Yet, “what typically happens is that if the parents are undocumented, they are deported together with their children, even though the latter are U.S. citizens," says Don Kerwin, a vice president of the nonpartisan Migration Policy Institute.
It’s hard to determine how many young American citizens are leaving the country as a result of parental deportations. A 2007 investigation by the Department of Homeland Security found more than 100,000 deportations involved parents with children who are legal citizens.
“If [the U.S.-born children] were taken back [with deported parents], I would argue the direct result of our actions is the deportation of our citizens,” Rep. José Serrano (D-N.Y.) said in response to the findings. “How do you deport a U.S. citizen?”
A federal DREAM Act would extend temporary citizenship to undocumented young people who enroll at an American college or serve in the U.S. military. But when it comes to children already born as U.S. citizens, undocumented parents often have few options. Earlier this year, U.S. immigration officials deported a U.S.-born 4-year-old who was traveling back to the U.S. with her Guatemalan grandfather after a long visit. Her undocumented parents say they were given two options: Move her to Guatemala or place her in a detention center for minors. She was later returned to her parents in America and the parents and officials dispute details of the girl’s attempted re-entry into the U.S.
Tennessee teacher Marisol Jimenez told the Times Free Press the impact this threat has on promising young Americans is detrimental:
“It’s hard because you know what their potential is [in America],” Jimenez said. “For reasons we can’t control, kids who would make wonderful additions in Chattanooga are having to leave. You know they could be somebody but may never get a chance to reach their full potential.”
Take 10-year-old Jennifer, who like other children has her own dream of returning to the United States:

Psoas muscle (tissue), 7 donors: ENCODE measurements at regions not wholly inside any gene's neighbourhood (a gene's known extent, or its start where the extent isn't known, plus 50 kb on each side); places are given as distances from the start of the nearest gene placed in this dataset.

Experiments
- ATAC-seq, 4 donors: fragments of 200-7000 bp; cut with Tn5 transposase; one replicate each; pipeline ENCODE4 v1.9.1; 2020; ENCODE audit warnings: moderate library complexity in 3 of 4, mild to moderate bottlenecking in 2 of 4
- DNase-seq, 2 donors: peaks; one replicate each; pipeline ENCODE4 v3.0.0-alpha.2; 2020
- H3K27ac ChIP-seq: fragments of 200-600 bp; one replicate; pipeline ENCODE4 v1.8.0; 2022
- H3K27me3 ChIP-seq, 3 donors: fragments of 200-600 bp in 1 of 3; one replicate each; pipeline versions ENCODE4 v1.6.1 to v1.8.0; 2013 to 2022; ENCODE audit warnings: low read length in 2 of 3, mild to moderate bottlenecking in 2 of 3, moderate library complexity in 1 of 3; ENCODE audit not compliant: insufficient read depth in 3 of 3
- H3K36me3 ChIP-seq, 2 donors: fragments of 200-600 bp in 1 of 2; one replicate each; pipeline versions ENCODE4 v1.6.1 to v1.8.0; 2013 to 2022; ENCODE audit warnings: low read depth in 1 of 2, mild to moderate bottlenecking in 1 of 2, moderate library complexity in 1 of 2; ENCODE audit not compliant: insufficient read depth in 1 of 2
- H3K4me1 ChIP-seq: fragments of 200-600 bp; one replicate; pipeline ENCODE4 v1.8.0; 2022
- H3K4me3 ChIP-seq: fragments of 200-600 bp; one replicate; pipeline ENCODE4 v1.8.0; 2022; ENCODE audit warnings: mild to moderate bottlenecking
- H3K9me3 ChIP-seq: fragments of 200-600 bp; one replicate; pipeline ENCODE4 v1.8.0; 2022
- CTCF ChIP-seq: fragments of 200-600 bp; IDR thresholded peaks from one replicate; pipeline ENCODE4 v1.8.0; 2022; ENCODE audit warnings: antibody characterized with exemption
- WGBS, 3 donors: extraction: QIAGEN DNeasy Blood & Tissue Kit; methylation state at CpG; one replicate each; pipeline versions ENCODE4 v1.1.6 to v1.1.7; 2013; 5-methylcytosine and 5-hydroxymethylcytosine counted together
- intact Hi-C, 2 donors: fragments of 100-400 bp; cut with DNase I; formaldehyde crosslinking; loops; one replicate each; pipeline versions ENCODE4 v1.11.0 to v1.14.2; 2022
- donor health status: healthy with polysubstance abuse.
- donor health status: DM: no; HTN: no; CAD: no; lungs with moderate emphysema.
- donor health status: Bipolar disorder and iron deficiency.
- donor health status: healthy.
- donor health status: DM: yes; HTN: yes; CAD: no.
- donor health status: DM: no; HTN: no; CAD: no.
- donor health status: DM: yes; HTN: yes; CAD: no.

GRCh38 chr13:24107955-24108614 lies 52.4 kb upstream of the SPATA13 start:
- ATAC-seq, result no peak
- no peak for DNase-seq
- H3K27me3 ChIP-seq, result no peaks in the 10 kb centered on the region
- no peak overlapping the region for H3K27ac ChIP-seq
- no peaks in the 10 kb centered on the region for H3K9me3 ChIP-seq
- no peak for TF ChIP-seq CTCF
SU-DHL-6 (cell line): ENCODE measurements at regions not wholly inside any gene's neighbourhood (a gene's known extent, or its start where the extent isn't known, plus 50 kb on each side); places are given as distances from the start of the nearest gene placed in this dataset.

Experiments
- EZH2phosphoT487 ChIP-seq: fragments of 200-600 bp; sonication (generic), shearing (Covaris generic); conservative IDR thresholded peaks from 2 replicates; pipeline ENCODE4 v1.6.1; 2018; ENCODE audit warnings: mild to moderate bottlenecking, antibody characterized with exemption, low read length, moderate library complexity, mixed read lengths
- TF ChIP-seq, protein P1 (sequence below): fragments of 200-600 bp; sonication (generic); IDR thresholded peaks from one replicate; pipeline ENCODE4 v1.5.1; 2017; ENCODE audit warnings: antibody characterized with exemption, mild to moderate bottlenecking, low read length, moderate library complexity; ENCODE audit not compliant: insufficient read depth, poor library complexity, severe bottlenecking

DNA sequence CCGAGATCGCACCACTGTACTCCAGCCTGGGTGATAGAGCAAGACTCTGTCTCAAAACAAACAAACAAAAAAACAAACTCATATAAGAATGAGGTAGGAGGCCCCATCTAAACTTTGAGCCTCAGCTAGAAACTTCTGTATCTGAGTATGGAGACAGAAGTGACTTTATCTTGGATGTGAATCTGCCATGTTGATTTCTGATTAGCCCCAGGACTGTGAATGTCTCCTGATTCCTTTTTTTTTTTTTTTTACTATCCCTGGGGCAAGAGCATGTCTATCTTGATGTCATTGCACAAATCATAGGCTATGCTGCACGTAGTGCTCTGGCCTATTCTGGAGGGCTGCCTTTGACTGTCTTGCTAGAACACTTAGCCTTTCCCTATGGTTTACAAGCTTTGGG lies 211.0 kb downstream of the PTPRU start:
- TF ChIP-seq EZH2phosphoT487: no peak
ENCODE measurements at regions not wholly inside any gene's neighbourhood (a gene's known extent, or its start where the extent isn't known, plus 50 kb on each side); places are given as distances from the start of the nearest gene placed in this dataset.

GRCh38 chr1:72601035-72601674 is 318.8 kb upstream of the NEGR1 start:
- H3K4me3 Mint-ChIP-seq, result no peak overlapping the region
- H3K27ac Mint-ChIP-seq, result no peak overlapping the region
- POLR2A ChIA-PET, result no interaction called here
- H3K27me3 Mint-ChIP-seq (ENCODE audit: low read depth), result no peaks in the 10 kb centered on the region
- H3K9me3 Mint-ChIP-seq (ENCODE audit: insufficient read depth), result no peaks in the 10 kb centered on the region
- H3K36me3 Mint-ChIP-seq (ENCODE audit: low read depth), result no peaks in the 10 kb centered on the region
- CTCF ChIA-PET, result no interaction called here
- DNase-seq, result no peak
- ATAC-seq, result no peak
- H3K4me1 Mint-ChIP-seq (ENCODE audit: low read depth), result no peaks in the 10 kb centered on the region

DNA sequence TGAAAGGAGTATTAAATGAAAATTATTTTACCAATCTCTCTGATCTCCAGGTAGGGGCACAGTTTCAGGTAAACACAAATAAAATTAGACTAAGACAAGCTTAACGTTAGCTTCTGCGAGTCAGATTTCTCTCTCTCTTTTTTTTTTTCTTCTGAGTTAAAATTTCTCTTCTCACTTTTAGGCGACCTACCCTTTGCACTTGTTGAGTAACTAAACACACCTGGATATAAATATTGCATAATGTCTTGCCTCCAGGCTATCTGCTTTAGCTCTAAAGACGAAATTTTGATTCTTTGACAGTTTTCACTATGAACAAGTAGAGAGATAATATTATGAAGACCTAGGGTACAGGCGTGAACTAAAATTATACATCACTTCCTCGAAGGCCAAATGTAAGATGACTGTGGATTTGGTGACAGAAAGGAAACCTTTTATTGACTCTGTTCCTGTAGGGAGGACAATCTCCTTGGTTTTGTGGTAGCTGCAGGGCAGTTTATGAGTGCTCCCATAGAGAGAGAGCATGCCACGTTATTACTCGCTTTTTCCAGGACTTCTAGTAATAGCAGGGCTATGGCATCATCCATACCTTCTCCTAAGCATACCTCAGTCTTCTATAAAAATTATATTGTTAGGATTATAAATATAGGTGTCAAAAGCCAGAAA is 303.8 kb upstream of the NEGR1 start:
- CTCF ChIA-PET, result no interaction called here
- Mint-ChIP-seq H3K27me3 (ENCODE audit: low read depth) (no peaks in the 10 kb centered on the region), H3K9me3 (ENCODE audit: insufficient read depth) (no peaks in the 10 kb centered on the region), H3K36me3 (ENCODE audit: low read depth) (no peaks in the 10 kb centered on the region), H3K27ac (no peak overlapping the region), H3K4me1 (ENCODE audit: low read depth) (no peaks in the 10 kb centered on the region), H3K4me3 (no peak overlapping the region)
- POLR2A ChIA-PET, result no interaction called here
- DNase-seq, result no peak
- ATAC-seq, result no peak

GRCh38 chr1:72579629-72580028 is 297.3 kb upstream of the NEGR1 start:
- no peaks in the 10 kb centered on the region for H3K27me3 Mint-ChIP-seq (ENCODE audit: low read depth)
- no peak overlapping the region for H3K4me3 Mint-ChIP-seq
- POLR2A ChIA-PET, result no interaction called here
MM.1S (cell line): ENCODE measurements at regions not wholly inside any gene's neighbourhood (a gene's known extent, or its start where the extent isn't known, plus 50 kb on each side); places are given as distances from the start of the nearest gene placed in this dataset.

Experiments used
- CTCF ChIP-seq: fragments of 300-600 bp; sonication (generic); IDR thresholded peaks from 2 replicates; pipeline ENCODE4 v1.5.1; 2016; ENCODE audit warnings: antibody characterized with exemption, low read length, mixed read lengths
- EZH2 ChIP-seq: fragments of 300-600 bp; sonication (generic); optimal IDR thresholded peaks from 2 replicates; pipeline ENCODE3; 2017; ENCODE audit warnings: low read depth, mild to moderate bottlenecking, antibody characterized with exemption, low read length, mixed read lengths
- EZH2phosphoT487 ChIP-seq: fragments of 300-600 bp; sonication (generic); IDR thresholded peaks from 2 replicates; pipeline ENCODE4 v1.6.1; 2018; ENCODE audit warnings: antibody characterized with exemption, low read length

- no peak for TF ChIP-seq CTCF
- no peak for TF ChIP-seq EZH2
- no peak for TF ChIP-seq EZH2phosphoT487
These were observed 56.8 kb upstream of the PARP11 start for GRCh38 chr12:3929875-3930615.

“I would like to be a doctor because we are going to cure little kids, but only if you go to the United States because you can’t do anything [in Guatemala],” she said. “The only thing you can do is grow corn; there’s no money.”
For many of these U.S.-born children, returning to America is the best option. Because they’re American citizens by birth, they can secure employment and often provide some financial support for other family members. But many left the country when they were young and lost access to sound education, experts say, and some now struggle to remember English and find it difficult to read or write when they return.
Some elected officials seek to remedy this conflict by preventing these young people from becoming citizens in the first place. Rep. Steve King (R-Iowa) and others have argued that birthright citizen is a leading motivation for foreigners to “sneak” into the United States in order to have “anchor babies” who will help them gain citizenship. (The rhetoric of such advocates reeks of fear-mongering terms like “anchor babies” and “illegal aliens.” King went as far as suggesting an electric fence between the U.S. and Mexico, adding “We do that with livestock all the time.”)